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US President Joe Biden | Credits: Reuters
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Democrats navigate write-in challenge in New Hampshire primary

United States: Democrats are attempting to temper expectations for US President Joe Biden in next week’s Democratic primary election in New Hampshire as supporters scurry to generate write-in votes for him because his name is not on the ballot.

Biden’s Political Power at Stake

The January 23 primary is the first test of Biden’s political power this election season, and the extraordinary circumstance will be widely observed, with polls showing him tied with potential Republican competitor Donald Trump.

Biden did not register for the New Hampshire primary when the state denied his demand that it give up its top slot on the presidential primary calendar to the more diverse South Carolina.

However, his New Hampshire followers can still vote for him because several states in the United States allow voters to write a candidate’s name on a ballot paper even if they are not running. That candidate wins if they earn more votes than the other registered candidates.

Andy Smith, director of the University of New Hampshire Survey Center, said Biden should accomplish “a fairly significant win,” but he wasn’t sure what it looked like.

“What is a big enough win to count? Right now, we see Biden with upwards of 70% of the vote. Is that enough? Does that mean the Democratic Party is behind him, or does it show division in the party?” Smith told Reuters.

Write-In Campaign Sparks Controversy

Supporters argue that the unexpected contest should not be considered a national litmus test because turnout will be low, write-in campaigns are notoriously difficult, and Biden infuriated Democrats in the state by removing it from its historical role as the party’s first-in-the-nation primary.

According to President Jim Demers, one of the organizers of the shoestring Biden write-in campaign, polls show Biden receiving anywhere from less than 50% to 60% of the vote.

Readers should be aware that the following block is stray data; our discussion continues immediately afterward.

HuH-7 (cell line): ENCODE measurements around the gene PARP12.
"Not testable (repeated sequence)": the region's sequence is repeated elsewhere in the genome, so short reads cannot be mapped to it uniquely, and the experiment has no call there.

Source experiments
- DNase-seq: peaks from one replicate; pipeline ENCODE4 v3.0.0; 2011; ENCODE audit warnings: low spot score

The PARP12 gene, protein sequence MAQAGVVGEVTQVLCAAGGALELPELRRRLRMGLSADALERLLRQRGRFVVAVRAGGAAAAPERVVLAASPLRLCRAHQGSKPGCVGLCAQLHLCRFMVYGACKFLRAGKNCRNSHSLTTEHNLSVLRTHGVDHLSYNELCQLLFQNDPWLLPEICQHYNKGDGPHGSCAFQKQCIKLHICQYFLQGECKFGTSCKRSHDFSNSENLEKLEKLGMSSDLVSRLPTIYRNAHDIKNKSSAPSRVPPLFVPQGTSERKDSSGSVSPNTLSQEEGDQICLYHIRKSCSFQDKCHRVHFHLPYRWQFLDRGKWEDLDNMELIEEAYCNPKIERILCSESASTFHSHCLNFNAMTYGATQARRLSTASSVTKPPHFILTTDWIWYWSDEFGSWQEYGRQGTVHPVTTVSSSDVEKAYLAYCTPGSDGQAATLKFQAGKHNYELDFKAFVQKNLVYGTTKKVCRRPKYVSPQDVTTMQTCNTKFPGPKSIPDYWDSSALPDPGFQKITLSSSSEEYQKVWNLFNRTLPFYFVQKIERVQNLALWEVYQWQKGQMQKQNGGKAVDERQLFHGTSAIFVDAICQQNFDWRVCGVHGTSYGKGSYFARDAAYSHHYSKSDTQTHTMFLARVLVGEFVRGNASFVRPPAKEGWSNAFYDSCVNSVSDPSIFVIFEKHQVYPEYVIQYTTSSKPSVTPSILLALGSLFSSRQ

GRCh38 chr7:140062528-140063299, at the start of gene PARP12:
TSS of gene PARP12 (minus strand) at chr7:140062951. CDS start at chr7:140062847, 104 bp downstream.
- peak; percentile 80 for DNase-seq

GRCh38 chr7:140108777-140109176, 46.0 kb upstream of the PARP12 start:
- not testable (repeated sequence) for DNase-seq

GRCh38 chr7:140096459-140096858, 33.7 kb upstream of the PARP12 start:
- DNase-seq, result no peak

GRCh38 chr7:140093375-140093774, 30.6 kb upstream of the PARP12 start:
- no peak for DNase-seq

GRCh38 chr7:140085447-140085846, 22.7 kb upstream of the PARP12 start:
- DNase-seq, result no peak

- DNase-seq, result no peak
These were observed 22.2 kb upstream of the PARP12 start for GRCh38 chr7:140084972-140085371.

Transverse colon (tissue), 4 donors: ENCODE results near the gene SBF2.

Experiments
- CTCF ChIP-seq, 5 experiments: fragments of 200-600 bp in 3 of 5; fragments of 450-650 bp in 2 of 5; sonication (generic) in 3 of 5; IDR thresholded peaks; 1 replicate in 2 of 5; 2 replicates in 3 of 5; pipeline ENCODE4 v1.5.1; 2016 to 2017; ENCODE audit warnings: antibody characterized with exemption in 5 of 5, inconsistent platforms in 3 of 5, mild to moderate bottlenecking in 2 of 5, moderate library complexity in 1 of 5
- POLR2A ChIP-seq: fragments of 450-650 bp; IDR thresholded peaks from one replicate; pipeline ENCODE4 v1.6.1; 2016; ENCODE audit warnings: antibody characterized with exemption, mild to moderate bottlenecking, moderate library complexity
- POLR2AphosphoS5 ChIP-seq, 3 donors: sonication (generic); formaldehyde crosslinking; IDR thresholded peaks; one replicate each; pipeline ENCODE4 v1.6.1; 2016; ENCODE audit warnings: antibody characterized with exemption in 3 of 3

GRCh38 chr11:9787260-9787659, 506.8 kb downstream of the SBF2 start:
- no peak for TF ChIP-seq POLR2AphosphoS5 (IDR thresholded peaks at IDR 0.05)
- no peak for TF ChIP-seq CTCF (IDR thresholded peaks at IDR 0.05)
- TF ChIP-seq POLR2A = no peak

State officials intend to proclaim a Democratic winner on Tuesday after counting write-in votes.

Biden supporters argue that the standard should be Alaska Senator Lisa Murkowski’s 2010 write-in campaign, which earned her the first US Senate victory in 50 years, with almost 40% of the vote and defeating a Tea Party favorite.

“She won with 39% of the vote as a candidate in a write-in effort she led, and Joe Biden and his campaign aren’t even participating in an effort to write his name in for this one,” said Jim Messina, who was then-President Barack Obama’s campaign manager in 2012.

The Democratic National Committee declared that the New Hampshire election will not count, and the winner will not get New Hampshire’s 23 delegates in the race for the party’s candidacy.

Some New Hampshire Democrats are clearly upset.

“When it comes down to it, we’re in the Democratic primary, and Biden has chosen to take his name off of the New Hampshire ballot,” said state representative Jonah Wheeler, a Democrat who supports Williamson.

Biden’s high-profile backers, including California Representative Ro Khanna, Illinois Gov. J.B. Pritzker, and Boston Mayor Michelle Wu, have been rallying the faithful, and organizers are working on a shoestring budget to teach voters how to write in candidates.

According to a CNN poll done by the University of New Hampshire Survey Center in mid-November, 65% of prospective Democratic primary voters in New Hampshire intend to write in Biden’s name, 10% for Phillips, and 9% for Williamson.

Lyndon B. Johnson, the Democratic incumbent, skipped the New Hampshire primary in 1968 owing to overconfidence, only to be met with an insurgent campaign from Minnesota, led by U.S. Senator Eugene McCarthy and his anti-Vietnam War program. Johnson supporters launched a barely successful write-in effort, but a weakened Johnson withdrew from the race weeks later.

Write-In Advocates Urge Opposition to Trump through Biden Votes

David Watters, a write-in advocate and Democratic state senator in New Hampshire, believes that the greatest way to express opposition to former President Donald Trump, his likely Republican competitor, is to write in Biden on Tuesday. 

“We’ve got to stand up for Joe Biden,” Watters said.

“I am disgusted with both parties, but we can’t elect Trump,” said Elliot Smith, 72. “I’m a Democrat, but would consider other Republicans like Haley or Christie in the general election, but there’s no chance they can beat Trump.”

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